The most appealing results of the research done in the Research Agenda 2008-2012 set in the spotlights.
In the 1990s the Dutch media art exhibition IMAGO, Fin de Siècle in Dutch contemporary art travelled round the world. The thirteen video and new media installations were acquired by the State. The installation Revolution: A Memorial for the Television Revolution (1990) by Jeffrey Shaw and Tjebbe van Tijen thus became part of the current Collectie Nederland.
Between 2004 and 2006 Revolution was set up once again, restored and documented as one of more than thirty case studies under the international collaboration project Inside Installations: Preservation and Presentation of Installation Art. Partly thanks to this re-installation were the first guidelines drawn up for the management, conservation and documentation of installation art.
Revolution consists of a metal framework housing a television monitor, mounted on a round sheet of wood. Visitors push a rod-shaped lever, which sets the entire structure rotating. If you push forward, a series of 180 historical images of revolutions and social disturbances flit by on the monitor, with a soundtrack of unruly crowd noise. Each image is briefly displayed. If you pull the rod, then the screen shows a millstone grinding grain into flour. History does not allow itself to be rewound. The viewer is an essential part of the installation. Without you, nothing happens: the flour is not ground, the revolution not unleashed.
Although Revolution had already been selected as a case study for Inside Installations, in 2004 there came an acute reason for re-installation: a loan request of six months for the exhibition Moving Parts in Graz and Basel. This request formed the motive to assess whether Revolution was fit for a half-year trip. A test run was set up in the Montevideo Gallery (forerunner of the Netherlands Institute for Media Art Media Art, NIMk, the current LIMA). Due to the long-term storage of Revolution, the first question quickly arose. Does the installation still work? And if not, what can we do to get the whole construction going again?
A check of the registration and documentation data revealed that there were hardly any installation instructions. Therefore the project team went looking for visual material on previous presentations of the work. During the setting up of the installation every procedure was meticulously documented and photographed. In this way, the step-by-step 'guide' for Revolution came about.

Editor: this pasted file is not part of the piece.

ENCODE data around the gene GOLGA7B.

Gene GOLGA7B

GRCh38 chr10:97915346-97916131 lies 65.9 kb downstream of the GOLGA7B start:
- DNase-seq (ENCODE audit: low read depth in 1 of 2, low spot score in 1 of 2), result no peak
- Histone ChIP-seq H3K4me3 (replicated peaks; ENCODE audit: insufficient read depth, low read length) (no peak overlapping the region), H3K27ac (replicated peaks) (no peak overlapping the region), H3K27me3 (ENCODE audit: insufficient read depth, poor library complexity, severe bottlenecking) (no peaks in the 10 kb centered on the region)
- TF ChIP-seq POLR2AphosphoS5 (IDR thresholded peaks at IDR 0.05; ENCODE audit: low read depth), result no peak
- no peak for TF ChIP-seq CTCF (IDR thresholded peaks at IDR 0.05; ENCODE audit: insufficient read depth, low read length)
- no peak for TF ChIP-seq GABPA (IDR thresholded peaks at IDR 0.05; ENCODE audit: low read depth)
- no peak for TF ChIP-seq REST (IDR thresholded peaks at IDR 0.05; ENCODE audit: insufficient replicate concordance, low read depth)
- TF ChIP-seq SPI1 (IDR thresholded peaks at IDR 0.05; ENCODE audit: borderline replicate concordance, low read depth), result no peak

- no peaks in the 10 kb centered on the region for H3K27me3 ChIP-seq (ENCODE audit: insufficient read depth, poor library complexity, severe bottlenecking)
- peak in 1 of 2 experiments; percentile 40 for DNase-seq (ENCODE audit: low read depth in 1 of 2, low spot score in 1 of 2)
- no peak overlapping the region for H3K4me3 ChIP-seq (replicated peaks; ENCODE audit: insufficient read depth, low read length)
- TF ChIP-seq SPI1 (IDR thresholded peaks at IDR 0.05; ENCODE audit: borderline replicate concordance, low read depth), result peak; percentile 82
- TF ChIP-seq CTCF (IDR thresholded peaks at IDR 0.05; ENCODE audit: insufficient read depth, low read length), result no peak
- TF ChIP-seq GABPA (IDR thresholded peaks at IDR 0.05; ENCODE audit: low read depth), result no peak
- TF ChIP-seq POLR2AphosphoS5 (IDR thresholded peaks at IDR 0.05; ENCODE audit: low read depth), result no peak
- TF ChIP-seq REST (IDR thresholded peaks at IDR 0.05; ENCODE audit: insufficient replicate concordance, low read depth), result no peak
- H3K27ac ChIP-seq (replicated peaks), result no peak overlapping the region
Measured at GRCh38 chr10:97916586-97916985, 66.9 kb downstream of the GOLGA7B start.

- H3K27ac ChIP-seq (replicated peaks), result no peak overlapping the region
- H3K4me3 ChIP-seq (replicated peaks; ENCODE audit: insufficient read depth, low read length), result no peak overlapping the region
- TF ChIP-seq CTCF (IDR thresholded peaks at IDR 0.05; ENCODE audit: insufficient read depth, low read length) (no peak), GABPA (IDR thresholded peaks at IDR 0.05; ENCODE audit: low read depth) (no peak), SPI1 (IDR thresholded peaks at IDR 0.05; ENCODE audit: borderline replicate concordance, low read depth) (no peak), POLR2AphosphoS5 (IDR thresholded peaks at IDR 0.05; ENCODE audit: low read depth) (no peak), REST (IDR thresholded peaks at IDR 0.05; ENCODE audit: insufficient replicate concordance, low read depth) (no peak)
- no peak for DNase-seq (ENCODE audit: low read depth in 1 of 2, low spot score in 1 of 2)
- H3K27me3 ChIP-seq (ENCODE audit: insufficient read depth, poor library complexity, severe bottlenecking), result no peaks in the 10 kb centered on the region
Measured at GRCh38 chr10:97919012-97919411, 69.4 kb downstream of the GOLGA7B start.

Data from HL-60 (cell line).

At the same time the most vulnerable components were registered and linked to a to-do list of questions and topics to investigate further. During a second test run in 2006, the research team subjected the installation to a risk analysis. This identified and named the components most prone to any damage. Unlike initial thoughts, the biggest problems in the preservation of the work did not lay with the framework of the turning mechanism. The image and sound technology provided more worries. The revolution images became stuck during playback, which seriously detracted from the experience of the work. Cleaning the carrier did not solve this problem entirely. Furthermore, all images were stored on a laser disc and were played on a laser disc player: a new medium at the time of the creation of Revolution but now, fifteen years later, hopelessly out-dated. Another problem was the 'Eprom', a sound box like that used earlier for conventional telephones, and handmade by the artist. This component proved particularly delicate and thus posed a high risk factor.
When considering solutions to preserve these vital components, the researchers were faced with several dilemmas, especially in areas where preservation affects content. For example, what value should be attached to the original Eprom box? Should this be replaced by a less sensitive technology or not? Could the laser technology be transferred to software so that much less technology would be required?
Consultation with the artist must take place to answer these questions. Hence it is now standard procedure to conduct an artist interview before the re-installation and conservation of contemporary installations. By weighing up the artist's intent against conservation interests, decisions can be made that are accountable in all respects.
Jeffrey Shaw (1944) is regarded as a pioneer in the field of interactive art. His work bridges the gap between art and life and turns the spectator into a participant because, as he himself once said, "Art is essentially a conversation with the viewer, who is always reinterpreting and reconstructing the work of art". The introduction of digital technology enabled Shaw to achieve a greater degree of interactivity in his work. His artworks are databases of text, images and sound, which each time create a different form through an interface and the visitor operating it. The machine-like appearance of his installations invites action and physical movement.
Tjebbe van Tijen (1944) operates under the name of Imaginary Museum Projects alternately in Amsterdam and Hong Kong. He followed courses in sculpture in Den Bosch, Milan and London. In the 1960s he was the driving force behind various events and film projects, while over the next two decades, he mostly made exhibitions on ecology, urban conflict and subcultures. He brings to life socio-historical issues from the mid 1980s through interactive installations. Usually he works with other artists, such as in Revolution by Jeffrey Shaw.
Website Inside Installations
Website INCCA (International Network for the Conservation of Contemporary Art)
Lees hier het artikel van A. Brokerhof over de risicoanalyse van de installatie van het werk van HJeffrey Show in het boek Inside Installations.
Paulien 't Hoen (SBMK)
Evelyne Snijders, Gaby Wijers (NimK, nu LIMA), Ramon Coelho (NimK, nu LIMA), met dank aan de kunstenaars Bert Schutter en Ricardo Füglistahler en aan Paul Klomp (Klomp kunst en electro).
Partners: NimK (nu LIMA)